The Justice Verma panel appointed to look into punishments for rape on Wednesday rejected the popular demand for the death penalty or chemical castration for the offence, recommending a life sentence, and advised making a range of offences like stalking and marital rape punishable under criminal law.
The panel, set up in the wake of the brutal gang rape of a 23-year-old woman in Delhi on December 16, also indicted the authorities both for allowing the rape to take place and for mishandling the protests that followed.
The panel, headed by former chief justice of India JS Verma and whose other members are former high court chief justice Leila Seth and former solicitor general Gopal Subramanium, recommended that rapists who cause the death of the victim or inflict serious injuries be punished with not less than 20 years imprisonment, "which shall mean for the rest of the convict’s natural life".
Rape attracts a sentence of seven years to 10 years. There is no provision for stiffer punishment when rapists inflict serious
injuries. The life imprisonment for cases where rape leads to death is often commuted to 14 years in jail.
The report took a swing at the authorities, whose response to the December 16 incident has been criticised as slow initially and then heavy-handed.
“Failure of good governance is there for all to see. Why was an incident of such magnitude required for them to wake up?” justice Verma said unveiling the report at a press conference.
The report came down hard on the Delhi Police for their failures and chief minister Sheila Dikshit for repeatedly citing helplessness. It pulled up union home secretary RK Singh for praising the Delhi police chief soon after the incident.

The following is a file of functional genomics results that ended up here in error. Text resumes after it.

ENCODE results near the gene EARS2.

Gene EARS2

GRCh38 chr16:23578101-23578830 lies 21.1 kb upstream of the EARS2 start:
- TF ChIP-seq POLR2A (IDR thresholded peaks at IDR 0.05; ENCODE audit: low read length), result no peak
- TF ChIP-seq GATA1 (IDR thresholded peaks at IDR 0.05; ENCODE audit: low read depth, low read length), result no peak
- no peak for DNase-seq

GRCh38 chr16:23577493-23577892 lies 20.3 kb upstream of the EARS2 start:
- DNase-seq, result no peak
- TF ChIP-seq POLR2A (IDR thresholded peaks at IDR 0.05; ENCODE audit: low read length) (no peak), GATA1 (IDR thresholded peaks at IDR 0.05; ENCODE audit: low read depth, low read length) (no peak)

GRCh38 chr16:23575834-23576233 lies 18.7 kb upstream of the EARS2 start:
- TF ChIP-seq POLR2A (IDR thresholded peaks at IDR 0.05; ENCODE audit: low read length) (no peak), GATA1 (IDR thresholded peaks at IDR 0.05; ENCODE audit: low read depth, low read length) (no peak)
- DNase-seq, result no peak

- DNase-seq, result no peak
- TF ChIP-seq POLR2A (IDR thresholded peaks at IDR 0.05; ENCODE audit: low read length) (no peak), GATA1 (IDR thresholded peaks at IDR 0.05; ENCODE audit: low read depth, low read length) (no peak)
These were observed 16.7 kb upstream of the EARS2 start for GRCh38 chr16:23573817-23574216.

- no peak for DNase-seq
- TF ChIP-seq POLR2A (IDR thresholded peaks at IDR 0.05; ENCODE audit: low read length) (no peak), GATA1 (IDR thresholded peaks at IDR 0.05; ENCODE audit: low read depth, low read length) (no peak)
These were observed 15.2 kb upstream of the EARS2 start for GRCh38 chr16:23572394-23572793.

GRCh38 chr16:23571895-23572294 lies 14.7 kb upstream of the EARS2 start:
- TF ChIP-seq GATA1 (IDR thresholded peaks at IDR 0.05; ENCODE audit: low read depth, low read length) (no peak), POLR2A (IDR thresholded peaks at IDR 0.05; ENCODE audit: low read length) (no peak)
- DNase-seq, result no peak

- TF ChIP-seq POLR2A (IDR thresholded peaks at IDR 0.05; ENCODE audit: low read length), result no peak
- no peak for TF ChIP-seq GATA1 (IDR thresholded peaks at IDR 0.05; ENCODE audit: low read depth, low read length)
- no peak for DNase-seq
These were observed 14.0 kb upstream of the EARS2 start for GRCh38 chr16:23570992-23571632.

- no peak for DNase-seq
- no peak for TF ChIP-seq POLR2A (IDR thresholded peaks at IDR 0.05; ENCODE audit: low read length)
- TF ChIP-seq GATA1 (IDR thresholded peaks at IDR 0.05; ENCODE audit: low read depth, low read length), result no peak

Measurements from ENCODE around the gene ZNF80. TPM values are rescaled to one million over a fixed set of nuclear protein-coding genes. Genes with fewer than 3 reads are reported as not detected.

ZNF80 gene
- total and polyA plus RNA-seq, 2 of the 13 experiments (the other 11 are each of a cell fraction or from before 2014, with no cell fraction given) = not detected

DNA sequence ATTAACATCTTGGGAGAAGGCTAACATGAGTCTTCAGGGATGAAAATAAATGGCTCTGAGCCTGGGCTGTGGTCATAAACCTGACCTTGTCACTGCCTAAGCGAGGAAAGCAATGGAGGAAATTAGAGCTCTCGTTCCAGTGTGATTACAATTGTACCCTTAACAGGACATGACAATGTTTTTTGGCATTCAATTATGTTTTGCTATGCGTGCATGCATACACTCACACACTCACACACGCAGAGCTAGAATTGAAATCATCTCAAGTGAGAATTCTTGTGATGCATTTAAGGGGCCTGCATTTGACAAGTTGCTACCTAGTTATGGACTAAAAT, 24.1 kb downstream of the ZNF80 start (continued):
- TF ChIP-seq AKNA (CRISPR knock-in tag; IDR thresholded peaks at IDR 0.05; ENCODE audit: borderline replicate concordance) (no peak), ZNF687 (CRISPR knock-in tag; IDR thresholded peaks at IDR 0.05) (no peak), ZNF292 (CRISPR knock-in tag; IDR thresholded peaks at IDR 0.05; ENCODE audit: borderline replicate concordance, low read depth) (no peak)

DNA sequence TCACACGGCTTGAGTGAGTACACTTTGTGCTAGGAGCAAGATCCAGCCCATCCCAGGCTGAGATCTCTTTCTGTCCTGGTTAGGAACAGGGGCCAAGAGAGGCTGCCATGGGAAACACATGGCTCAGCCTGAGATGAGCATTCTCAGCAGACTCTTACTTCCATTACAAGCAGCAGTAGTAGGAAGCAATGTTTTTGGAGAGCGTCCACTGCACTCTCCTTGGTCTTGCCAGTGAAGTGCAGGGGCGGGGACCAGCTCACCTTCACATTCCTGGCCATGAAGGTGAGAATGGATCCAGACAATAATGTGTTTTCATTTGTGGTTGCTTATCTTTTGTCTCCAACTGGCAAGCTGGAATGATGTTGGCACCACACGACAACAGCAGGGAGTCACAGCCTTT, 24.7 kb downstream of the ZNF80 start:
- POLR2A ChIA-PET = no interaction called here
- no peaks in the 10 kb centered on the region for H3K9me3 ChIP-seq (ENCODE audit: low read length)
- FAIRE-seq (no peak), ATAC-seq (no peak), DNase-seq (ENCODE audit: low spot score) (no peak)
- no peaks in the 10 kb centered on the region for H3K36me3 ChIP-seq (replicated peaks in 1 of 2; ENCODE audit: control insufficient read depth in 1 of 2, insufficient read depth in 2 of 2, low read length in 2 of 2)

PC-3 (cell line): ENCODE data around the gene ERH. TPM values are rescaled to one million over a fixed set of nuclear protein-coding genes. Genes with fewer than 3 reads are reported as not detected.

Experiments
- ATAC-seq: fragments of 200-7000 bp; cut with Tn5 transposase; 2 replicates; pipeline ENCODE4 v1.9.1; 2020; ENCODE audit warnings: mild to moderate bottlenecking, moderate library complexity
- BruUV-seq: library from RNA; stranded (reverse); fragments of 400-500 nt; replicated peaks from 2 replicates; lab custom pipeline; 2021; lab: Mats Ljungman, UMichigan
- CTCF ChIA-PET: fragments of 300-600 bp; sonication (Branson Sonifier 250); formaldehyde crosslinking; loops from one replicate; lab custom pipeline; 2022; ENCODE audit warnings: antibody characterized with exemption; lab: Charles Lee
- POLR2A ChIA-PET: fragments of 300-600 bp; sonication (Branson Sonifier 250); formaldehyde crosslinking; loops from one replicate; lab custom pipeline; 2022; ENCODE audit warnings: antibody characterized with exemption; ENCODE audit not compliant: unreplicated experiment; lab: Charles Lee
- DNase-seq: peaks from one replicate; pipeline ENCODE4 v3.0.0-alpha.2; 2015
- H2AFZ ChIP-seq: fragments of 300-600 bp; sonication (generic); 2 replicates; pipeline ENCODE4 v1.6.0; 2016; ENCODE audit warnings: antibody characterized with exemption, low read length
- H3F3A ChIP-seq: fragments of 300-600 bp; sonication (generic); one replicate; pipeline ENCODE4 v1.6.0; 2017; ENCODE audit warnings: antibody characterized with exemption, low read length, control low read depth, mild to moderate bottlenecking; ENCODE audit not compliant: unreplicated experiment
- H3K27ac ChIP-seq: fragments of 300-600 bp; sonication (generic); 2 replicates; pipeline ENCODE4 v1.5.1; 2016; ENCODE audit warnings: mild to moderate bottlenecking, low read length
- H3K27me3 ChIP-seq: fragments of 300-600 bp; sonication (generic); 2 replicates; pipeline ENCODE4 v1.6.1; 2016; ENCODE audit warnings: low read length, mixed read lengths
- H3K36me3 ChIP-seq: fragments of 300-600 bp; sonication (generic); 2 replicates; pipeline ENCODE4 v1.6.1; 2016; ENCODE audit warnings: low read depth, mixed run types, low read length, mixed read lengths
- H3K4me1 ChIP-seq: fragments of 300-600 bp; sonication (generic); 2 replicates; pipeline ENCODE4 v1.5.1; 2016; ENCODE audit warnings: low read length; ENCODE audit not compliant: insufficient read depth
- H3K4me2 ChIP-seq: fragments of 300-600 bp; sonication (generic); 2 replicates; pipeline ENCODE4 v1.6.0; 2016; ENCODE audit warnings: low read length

In its 630-page report, the panel also recommended creation of new offences in the criminal law, which include stalking, disrobing a woman, trafficking, voyeurism and marital rape. These acts, and the use of words and gestures which create a threat of sexual nature, could invite jail for three to five years.
The panel concluded that existing anti-rape laws were sufficient if they were properly implemented, and rejected another demand, to reduce the age of juveniles from 18 to 16.
The most brutal of the six attackers of the young woman has claimed to be a juvenile, a claim one of the other five has also been reported to have made recently. The emphasis of the report is on empowering women and the panel has recommended a new law to guarantee women rights, titled Bill of Rights.